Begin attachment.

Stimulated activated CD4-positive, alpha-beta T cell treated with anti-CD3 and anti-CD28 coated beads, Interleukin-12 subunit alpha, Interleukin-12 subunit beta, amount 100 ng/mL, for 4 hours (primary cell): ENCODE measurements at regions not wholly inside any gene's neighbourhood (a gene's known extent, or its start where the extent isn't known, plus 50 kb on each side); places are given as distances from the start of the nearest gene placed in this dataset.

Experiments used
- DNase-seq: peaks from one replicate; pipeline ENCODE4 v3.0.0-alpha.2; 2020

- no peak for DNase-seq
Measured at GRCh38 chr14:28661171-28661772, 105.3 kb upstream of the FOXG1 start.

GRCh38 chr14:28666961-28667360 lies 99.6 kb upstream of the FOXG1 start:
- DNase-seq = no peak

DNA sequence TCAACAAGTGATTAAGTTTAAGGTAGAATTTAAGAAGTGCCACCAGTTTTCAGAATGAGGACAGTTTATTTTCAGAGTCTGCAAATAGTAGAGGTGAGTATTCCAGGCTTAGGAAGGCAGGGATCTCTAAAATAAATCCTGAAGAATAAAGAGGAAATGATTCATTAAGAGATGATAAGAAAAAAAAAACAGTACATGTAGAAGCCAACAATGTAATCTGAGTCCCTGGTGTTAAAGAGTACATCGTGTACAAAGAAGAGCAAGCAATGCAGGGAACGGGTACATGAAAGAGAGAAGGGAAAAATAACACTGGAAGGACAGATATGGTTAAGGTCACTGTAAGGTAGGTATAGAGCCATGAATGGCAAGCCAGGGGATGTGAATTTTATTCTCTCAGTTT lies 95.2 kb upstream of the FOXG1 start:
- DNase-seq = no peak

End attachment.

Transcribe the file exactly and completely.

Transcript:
Stimulated activated CD4-positive, alpha-beta T cell treated with anti-CD3 and anti-CD28 coated beads, Interleukin-12 subunit alpha, Interleukin-12 subunit beta, amount 100 ng/mL, for 4 hours (primary cell): ENCODE measurements at regions not wholly inside any gene's neighbourhood (a gene's known extent, or its start where the extent isn't known, plus 50 kb on each side); places are given as distances from the start of the nearest gene placed in this dataset.

Experiments used
- DNase-seq: peaks from one replicate; pipeline ENCODE4 v3.0.0-alpha.2; 2020

- no peak for DNase-seq
Measured at GRCh38 chr14:28661171-28661772, 105.3 kb upstream of the FOXG1 start.

GRCh38 chr14:28666961-28667360 lies 99.6 kb upstream of the FOXG1 start:
- DNase-seq = no peak

DNA sequence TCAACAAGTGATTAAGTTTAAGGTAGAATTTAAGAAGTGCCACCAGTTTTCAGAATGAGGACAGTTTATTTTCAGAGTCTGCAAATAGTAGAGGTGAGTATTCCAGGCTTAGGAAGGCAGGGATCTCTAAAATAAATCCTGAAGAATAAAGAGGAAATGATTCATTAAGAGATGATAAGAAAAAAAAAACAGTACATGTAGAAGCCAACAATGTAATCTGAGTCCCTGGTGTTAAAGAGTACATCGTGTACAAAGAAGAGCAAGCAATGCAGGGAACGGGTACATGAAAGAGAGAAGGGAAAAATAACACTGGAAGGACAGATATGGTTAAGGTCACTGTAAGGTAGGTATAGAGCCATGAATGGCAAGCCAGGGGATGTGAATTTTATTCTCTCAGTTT lies 95.2 kb upstream of the FOXG1 start:
- DNase-seq = no peak